Thanks, Cambo. That helps.
I guess I should try to clarify my statements about bone roll, since I carry on about the matter so much.
If you create a one-bone armature, then turn on “Draw Axes”, the bone’s y (twist) axis should be pointing “up” relative to the camera view in which it was created. The z axis pointer should point forward. Don’t alter the bone’s roll settings at this point. If you then grab the bone’s tail and start dragging it around, the drawn axes shift around as the bone’s y axis direction changes. The direction in which the axes point (specifically “z”, since that seems to be the point of reference when “correcting” bone roll to be sure that things point the right way) is the information I’m after. I’ve been calling this the “intrinsic roll” of the bone. It results from setting head and tail positions, and the “bone roll” which we set via Blender interface or Python seems to compensate for this value. I’ve read of vectors having a “roll” characteristic, and I assume the “intrinsic roll”, then, might be the roll of the bone as vector. I think I’ve seen this information in a bone’s bonespace matrix (expressed as euler), but the values I’ve seen also seem oddly inconsistent sometimes.
So “intrinsic roll” is the variance in roll axis direction (relative to the worldspace, I assume - or maybe the armaturespace?) which results from the relationship between head and tail. “Settable roll” is the roll value that we set to compensate for intrinsic roll, to make the armature’s bone rotation orders consistent. Intrinsic roll is visible when settable roll is zeroed and the axes are drawn. That’s how I’ve been thinking about it. Intrinsic roll is in the rest matrix somewhere, but it keeps hiding from me. All of this relates to what they call “rotation order” in Poser-land.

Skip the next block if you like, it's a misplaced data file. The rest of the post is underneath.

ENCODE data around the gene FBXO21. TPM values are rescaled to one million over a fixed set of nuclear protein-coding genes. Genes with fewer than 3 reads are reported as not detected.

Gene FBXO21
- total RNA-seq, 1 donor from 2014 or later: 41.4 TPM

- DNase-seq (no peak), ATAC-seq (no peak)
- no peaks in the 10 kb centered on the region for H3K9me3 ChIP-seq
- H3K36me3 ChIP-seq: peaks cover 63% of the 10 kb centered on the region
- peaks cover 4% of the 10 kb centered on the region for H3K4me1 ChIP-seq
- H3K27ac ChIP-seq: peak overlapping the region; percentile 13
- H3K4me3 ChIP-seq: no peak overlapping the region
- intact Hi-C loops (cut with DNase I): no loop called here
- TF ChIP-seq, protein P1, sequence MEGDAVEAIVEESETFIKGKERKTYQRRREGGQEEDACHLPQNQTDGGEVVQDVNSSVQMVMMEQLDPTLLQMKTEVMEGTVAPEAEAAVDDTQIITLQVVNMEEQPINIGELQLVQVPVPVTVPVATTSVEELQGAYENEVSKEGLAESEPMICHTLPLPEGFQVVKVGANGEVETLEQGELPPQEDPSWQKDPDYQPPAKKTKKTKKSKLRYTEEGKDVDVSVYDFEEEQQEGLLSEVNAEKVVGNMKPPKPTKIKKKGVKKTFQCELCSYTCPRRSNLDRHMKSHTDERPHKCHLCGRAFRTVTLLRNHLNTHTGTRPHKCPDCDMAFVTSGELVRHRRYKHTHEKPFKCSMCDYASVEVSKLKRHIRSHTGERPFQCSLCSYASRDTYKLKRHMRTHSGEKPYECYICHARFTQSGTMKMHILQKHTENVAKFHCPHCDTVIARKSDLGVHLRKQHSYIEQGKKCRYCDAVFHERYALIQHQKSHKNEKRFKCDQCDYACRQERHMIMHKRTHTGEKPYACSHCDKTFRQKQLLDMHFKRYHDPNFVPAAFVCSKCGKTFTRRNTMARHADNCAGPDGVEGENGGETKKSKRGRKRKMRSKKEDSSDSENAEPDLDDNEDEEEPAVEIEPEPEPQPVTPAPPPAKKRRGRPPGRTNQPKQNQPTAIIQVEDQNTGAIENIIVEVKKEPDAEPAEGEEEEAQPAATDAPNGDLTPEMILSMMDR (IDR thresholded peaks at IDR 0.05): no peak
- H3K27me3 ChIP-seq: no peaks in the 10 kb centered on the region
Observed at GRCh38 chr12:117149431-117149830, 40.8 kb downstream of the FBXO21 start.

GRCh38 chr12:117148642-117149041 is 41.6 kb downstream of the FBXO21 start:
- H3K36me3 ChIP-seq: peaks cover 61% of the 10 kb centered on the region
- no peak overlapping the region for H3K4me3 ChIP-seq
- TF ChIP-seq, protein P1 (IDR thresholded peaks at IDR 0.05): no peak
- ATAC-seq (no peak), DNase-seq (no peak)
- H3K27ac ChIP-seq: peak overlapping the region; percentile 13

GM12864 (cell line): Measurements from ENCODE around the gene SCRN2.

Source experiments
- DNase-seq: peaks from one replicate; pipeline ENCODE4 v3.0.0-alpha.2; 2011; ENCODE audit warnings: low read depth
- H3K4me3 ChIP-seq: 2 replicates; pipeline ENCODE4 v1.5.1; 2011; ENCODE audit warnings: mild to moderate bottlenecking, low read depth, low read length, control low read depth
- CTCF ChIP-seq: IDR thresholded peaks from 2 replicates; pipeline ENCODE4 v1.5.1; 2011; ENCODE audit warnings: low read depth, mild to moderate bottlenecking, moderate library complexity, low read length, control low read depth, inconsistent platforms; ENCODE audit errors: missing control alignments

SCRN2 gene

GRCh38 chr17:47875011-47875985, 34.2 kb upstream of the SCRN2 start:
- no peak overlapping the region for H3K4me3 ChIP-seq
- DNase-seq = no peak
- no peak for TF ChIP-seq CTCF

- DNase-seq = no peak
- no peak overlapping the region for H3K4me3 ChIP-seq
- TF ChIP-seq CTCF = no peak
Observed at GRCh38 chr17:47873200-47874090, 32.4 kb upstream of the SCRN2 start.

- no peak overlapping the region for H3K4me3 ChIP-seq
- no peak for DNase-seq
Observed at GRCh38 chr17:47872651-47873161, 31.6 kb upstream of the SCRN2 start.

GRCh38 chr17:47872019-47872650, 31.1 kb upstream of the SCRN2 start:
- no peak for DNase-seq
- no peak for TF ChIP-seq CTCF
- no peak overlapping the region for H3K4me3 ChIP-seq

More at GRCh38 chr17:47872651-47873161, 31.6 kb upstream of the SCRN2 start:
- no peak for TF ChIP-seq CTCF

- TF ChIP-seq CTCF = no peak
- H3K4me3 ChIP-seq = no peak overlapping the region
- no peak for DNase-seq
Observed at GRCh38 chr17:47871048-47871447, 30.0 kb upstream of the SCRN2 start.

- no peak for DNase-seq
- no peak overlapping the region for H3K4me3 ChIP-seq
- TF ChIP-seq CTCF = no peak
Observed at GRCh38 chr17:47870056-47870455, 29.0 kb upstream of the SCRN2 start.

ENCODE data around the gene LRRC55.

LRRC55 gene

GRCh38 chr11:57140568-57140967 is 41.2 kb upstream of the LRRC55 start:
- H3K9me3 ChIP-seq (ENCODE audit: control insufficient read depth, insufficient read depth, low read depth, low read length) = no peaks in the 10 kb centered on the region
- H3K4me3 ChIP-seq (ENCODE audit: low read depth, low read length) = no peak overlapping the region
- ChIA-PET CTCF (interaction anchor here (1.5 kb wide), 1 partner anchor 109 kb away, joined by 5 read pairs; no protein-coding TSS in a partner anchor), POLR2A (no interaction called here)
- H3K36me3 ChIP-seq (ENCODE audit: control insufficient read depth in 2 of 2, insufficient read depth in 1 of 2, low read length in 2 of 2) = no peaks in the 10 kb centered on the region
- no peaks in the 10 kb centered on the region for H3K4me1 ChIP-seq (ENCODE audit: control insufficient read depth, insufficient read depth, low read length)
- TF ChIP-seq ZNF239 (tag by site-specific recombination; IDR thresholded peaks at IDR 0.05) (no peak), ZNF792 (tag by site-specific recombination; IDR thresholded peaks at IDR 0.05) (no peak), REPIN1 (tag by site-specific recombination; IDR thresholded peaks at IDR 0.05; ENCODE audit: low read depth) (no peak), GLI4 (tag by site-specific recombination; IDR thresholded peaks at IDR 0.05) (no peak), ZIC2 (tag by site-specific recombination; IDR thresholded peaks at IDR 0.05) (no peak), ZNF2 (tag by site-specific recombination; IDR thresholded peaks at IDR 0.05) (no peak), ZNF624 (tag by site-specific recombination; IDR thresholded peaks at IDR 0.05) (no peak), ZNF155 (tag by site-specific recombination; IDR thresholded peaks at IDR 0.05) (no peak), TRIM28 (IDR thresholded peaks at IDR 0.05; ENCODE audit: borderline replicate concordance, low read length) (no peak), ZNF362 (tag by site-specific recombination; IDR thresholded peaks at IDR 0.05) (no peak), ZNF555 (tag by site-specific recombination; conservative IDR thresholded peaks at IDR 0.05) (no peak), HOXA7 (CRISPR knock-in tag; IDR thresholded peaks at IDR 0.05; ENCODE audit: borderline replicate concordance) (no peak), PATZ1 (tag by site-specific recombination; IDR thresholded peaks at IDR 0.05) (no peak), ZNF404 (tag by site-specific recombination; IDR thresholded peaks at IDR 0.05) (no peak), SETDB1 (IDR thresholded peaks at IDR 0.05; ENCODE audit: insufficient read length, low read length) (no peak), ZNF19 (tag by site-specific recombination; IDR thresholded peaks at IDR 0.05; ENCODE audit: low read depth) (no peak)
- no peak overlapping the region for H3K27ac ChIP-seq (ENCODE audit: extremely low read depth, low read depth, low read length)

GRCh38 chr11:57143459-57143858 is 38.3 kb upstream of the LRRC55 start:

I’m trying to work with this in a couple of ways (and failing, thus far, unfortunately). When flipping or symmetrizing an armature’s pose across x, it becomes important that each bone and its symmetrical counterpart have their bone roll axes pointing in the same direction - or have these directions corresponding in a way which will create a symmetrical flip. But I’ve seen at least one armature which has the axes pointing all over the place on the legs when bone roll (the type we can set) is zeroed. To symmetrize a pose for such an armature I either need to be able to compare the roll axis directions for the two symmetrical bones and compensate or I need to correct the settable bone roll setup for the armature. (Or find a way to remove bone roll from the equation altogether, as your .bvh code allows for poses in general; the same process hasn’t worked for symmetrizing.)
So I’m trying to find a way to compensate for or automatically alter and correct bone roll asymmetry in otherwise symmetrically-structured armatures. I assume I could find this “intrinsic roll” and use it to find either the corrected settable bone roll for the armature or to create symmetrical pose settings when roll directions are incompatible.
So maybe I’m asking the wrong question. Perhaps I should ask how to work with a rest matrix to overcome or fix bone roll issues. Hmm. Am I “barking up the wrong tree”? Woof.
Still all muddled and obscure, right? Sorry. Anyway, I’m working on it, and I think your post helps. Thanks, Cambo.